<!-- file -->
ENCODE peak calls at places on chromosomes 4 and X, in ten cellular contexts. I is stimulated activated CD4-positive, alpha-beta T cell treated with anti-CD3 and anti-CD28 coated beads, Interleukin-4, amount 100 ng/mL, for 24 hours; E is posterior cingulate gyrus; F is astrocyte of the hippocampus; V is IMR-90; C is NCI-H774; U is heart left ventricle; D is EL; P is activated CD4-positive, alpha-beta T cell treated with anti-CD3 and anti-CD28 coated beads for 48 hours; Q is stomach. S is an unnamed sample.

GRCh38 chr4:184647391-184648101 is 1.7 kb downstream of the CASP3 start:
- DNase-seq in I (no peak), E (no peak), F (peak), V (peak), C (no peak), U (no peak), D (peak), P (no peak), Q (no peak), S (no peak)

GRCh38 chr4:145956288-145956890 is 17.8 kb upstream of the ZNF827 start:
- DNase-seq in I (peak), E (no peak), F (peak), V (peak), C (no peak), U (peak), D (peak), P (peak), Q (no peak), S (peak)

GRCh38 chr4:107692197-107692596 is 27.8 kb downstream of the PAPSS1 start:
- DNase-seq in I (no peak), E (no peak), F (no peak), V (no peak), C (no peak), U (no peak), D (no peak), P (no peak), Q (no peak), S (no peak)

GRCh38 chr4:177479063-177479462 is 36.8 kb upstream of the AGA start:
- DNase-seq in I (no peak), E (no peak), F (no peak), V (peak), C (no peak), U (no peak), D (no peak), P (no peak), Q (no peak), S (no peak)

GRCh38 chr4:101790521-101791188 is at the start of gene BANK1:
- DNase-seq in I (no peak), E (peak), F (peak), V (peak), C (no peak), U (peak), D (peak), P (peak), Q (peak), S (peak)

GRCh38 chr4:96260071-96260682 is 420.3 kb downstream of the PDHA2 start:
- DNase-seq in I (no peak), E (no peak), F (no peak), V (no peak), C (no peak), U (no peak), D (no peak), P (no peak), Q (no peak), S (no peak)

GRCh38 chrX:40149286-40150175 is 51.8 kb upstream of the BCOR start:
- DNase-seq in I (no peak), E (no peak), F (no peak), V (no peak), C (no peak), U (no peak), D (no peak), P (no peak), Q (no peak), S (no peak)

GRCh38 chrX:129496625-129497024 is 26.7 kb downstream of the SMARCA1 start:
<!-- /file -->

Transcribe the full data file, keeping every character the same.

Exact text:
ENCODE peak calls at places on chromosomes 4 and X, in ten cellular contexts. I is stimulated activated CD4-positive, alpha-beta T cell treated with anti-CD3 and anti-CD28 coated beads, Interleukin-4, amount 100 ng/mL, for 24 hours; E is posterior cingulate gyrus; F is astrocyte of the hippocampus; V is IMR-90; C is NCI-H774; U is heart left ventricle; D is EL; P is activated CD4-positive, alpha-beta T cell treated with anti-CD3 and anti-CD28 coated beads for 48 hours; Q is stomach. S is an unnamed sample.

GRCh38 chr4:184647391-184648101 is 1.7 kb downstream of the CASP3 start:
- DNase-seq in I (no peak), E (no peak), F (peak), V (peak), C (no peak), U (no peak), D (peak), P (no peak), Q (no peak), S (no peak)

GRCh38 chr4:145956288-145956890 is 17.8 kb upstream of the ZNF827 start:
- DNase-seq in I (peak), E (no peak), F (peak), V (peak), C (no peak), U (peak), D (peak), P (peak), Q (no peak), S (peak)

GRCh38 chr4:107692197-107692596 is 27.8 kb downstream of the PAPSS1 start:
- DNase-seq in I (no peak), E (no peak), F (no peak), V (no peak), C (no peak), U (no peak), D (no peak), P (no peak), Q (no peak), S (no peak)

GRCh38 chr4:177479063-177479462 is 36.8 kb upstream of the AGA start:
- DNase-seq in I (no peak), E (no peak), F (no peak), V (peak), C (no peak), U (no peak), D (no peak), P (no peak), Q (no peak), S (no peak)

GRCh38 chr4:101790521-101791188 is at the start of gene BANK1:
- DNase-seq in I (no peak), E (peak), F (peak), V (peak), C (no peak), U (peak), D (peak), P (peak), Q (peak), S (peak)

GRCh38 chr4:96260071-96260682 is 420.3 kb downstream of the PDHA2 start:
- DNase-seq in I (no peak), E (no peak), F (no peak), V (no peak), C (no peak), U (no peak), D (no peak), P (no peak), Q (no peak), S (no peak)

GRCh38 chrX:40149286-40150175 is 51.8 kb upstream of the BCOR start:
- DNase-seq in I (no peak), E (no peak), F (no peak), V (no peak), C (no peak), U (no peak), D (no peak), P (no peak), Q (no peak), S (no peak)

GRCh38 chrX:129496625-129497024 is 26.7 kb downstream of the SMARCA1 start: